I knew a guy in college, and maybe you know someone like this, too, that hit on literally every woman he met. He was playing the odds, hoping that if he cast a wide enough net (sorry to mix metaphors) he would eventually succeed. I thought of him when I played Rustler (Grand Theft Horse), a game that literally never met a joke it didn’t use.
Of course, the problem with my college acquaintance is that even back in those days, the transparency and insincerity of indiscriminate approach was. at the very least, off-putting. So too with Rustler, a game that says to hell with logic or consistency, throwing together semi-smart (well, very semi) historical satire with pop culture references blended with nods to old games and spiced with a large amount of gross-out or intentionally offensive humor. While the same might be said of Monty Python — one of Rustler’s acknowledged inspirations — the Pythons delivered their satire via well-written and impeccably acted performances. Not so much with Rustler.
For anyone who didn’t catch Rustler in its extended Early Access on Steam, the game is a crowd-funded “homage” to the early, top-down Grand Theft Auto games, but set in the middle ages. Substitute horses for cars, lute-slinging bards for hip-hop radio stations, swords for pistols, and you get the idea. While juxtaposing modern culture with an old setting is not even remotely an original idea, I’ll acknowledge that using the Medieval period for a GTA-inspired satire is funny, at least as a concept.
The game begins with a community theatre-level full-motion video introduction that sets up the game’s premise. You play as The Guy (see? Funny already!), a lowlife horse thief working for a small-time criminal boss, and you’re tasked with a number of GTA-type missions: steal this, kill that, fight those. Your ultimate goal is to enter a big tournament to win the “heart” of a young woman, but to do so you need to infiltrate the upper-class society of knights. in which you certainly don’t belong. The main quest isn’t long, less than six hours, but you can dink around in the environment doing a lot of side missions and of course just creating GTA-style mayhem in the world, stealing stuff, breaking barrels, and looking for collectibles, armor, weapons, etc.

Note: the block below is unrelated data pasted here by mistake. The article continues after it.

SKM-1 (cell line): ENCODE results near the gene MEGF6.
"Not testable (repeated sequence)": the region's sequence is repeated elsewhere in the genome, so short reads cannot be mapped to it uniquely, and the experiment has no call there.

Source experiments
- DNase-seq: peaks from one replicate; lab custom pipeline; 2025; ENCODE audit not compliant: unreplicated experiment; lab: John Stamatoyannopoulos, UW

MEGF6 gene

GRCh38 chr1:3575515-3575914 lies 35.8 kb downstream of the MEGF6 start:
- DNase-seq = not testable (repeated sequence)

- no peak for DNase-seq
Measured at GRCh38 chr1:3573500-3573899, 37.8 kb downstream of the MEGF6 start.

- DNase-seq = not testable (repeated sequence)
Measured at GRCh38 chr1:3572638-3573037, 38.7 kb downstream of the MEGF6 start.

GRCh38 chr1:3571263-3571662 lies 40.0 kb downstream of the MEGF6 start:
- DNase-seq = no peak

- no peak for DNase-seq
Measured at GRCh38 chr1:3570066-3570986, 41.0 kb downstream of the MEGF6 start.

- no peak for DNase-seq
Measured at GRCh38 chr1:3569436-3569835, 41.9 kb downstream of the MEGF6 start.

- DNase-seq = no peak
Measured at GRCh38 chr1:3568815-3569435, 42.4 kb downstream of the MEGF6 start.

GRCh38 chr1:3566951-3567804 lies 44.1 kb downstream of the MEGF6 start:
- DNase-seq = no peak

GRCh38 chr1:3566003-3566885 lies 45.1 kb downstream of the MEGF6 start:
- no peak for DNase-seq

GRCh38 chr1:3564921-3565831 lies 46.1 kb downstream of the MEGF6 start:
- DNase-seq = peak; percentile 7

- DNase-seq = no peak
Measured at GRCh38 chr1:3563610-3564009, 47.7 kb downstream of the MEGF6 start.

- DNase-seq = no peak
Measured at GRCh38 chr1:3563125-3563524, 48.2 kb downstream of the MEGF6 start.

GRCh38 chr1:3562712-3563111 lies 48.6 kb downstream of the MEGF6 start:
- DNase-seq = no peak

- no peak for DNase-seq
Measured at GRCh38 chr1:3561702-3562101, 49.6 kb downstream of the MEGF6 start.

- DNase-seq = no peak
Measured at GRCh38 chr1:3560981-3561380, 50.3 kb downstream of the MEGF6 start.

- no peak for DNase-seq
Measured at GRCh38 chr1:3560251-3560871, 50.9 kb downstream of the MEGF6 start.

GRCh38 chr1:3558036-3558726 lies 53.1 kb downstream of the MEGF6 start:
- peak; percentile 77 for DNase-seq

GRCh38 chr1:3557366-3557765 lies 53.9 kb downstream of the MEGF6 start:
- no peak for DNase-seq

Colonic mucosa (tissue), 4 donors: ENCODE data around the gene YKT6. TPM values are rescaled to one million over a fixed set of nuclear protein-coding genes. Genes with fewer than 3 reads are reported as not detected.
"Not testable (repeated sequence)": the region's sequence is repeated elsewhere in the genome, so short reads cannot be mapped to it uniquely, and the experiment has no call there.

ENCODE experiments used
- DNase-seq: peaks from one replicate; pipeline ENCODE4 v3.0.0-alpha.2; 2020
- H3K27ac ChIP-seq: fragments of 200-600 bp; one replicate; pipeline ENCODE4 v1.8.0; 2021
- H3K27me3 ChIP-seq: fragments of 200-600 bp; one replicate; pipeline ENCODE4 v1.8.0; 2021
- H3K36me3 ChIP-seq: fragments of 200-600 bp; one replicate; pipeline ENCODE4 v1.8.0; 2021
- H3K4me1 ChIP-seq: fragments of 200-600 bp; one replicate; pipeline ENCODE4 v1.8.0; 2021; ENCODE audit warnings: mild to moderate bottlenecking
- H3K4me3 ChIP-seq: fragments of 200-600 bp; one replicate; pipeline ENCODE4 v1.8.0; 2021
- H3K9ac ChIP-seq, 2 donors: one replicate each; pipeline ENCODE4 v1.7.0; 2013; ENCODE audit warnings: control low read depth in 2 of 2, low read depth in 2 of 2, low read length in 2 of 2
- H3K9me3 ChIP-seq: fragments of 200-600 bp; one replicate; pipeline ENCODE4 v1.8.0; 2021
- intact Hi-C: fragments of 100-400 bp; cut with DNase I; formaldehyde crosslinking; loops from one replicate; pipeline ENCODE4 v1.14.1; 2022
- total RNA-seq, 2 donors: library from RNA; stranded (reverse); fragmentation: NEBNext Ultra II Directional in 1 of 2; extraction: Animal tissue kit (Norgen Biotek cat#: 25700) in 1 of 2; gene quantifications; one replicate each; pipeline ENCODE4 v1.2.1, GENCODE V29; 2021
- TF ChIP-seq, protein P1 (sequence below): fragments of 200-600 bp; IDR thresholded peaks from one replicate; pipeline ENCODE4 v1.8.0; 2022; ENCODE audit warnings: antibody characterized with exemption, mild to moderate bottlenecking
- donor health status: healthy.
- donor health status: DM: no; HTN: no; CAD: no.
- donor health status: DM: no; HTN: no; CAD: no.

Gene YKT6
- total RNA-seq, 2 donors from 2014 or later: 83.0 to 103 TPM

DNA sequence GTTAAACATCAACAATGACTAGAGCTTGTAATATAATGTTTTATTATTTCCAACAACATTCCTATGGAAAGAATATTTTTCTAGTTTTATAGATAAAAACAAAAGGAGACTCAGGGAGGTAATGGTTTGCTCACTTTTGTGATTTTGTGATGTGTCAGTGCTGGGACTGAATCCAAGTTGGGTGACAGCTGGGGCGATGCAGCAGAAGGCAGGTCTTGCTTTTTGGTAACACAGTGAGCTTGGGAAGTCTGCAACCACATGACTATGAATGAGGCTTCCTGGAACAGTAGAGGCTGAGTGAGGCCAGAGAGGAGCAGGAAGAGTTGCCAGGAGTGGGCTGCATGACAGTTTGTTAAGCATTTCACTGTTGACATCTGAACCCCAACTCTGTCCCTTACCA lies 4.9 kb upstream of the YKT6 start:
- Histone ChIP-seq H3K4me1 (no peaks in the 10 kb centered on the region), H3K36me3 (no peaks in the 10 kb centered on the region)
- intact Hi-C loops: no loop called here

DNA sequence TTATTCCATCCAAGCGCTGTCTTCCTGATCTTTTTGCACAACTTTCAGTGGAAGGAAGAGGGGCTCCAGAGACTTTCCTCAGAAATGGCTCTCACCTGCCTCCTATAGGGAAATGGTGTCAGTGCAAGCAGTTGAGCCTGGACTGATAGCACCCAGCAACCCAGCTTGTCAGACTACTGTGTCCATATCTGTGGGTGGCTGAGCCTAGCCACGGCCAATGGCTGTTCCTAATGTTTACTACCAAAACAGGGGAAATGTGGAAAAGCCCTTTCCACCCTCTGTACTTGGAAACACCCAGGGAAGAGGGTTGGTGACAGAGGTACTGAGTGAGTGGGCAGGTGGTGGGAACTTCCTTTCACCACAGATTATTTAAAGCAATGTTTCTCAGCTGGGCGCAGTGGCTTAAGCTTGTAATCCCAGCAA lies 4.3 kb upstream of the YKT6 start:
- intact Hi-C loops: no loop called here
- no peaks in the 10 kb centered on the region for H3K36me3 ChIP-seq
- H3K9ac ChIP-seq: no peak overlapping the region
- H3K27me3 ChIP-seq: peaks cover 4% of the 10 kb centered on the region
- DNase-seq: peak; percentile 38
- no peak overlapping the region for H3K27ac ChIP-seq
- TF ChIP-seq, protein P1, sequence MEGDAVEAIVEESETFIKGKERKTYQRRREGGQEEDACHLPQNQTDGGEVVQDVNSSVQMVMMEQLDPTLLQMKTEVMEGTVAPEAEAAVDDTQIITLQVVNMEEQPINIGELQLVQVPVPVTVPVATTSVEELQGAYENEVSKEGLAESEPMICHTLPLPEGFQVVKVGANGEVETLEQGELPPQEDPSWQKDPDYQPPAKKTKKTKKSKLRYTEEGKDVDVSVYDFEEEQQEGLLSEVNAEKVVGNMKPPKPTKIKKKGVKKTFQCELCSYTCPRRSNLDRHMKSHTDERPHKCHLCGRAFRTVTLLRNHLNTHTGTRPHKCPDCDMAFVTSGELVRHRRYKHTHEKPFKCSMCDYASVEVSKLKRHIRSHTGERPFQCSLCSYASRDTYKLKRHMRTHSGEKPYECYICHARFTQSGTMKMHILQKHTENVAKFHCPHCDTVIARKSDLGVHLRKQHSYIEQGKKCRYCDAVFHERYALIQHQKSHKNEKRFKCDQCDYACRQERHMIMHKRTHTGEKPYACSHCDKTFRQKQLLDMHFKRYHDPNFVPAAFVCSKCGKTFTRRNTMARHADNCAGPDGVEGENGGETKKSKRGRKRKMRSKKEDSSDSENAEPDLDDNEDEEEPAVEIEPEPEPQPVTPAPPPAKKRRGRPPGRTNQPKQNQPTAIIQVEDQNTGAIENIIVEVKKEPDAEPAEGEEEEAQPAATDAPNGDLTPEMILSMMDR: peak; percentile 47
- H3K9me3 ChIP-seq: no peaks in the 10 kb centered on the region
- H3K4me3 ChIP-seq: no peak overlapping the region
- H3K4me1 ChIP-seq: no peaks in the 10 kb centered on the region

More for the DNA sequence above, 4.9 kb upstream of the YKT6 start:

If Only it Played as Good as it Looks
Rustler looks much, much better than it plays, with a lot of little detail in its Medieval towns, castle, and environment. The zoomed-out, top-down perspective works well enough, but there’s a bit of disconnect between the mini-map and the actual location of items, quests, and NPCs. At the distance from which the camera views the action, characters are pretty small and it’s hard to distinguish features. Generally, dialogue is written text accompanied by a character portrait and the sound of a weird gibberish language. Now and then, though, dialogue will be voice acted. The developers have said that early access players thought the gibberish language was funny.
Rustler has a decent premise and well-executed environment, but its mechanics are pretty rough. Either with mouse/keyboard or controller, movement on foot or on horse is frustrating, clunky, and imprecise, and the lack of a save anywhere system or even autosave at critical points is kind of a death kiss when paired with how easy it is to fail a long mission. Like early GTA, many assignments involve stealing something or killing someone and then either evading or avoiding the law, in this case on horseback, frustrating because of how poorly the horse riding mechanic works. Combat is likewise often unsatisfying, either using the game’s ranged weapons or up close.
And then there’s the humor, which too often tries too hard to be edgy and referential but just seems forced. The Medieval Grand Theft Auto premise generates some genuinely funny sight gags, but it’s also a straightjacket and demands that Rustler make some silly, anachronistic leaps like police horses with flashing lights, street performers holding microphones, or modern English language profane graffiti scrawled on a castle wall. The written dialogue can’t find a consistent tone either, trying to both acknowledge its historical milieu while sounding like GTA street vernacular.
Sense of humor is personal and what you respond to is none of my business. Rustler might very well be your comedy jam, mixing GTA with wannabe Monty Python and firing the joke cannon at every opportunity in the hopes that the humor will hit with someone. What we can agree on is that mechanics and gameplay are at least as important as the setting and story, and this is where Rustler fails to deliver a consistently fun experience.
***PC Code provided by publisher for review***
Nicely detailed environments
Some clever musical parodies
Humor is wildly inconsistent
Limited save mechanic
Clunky movement and camera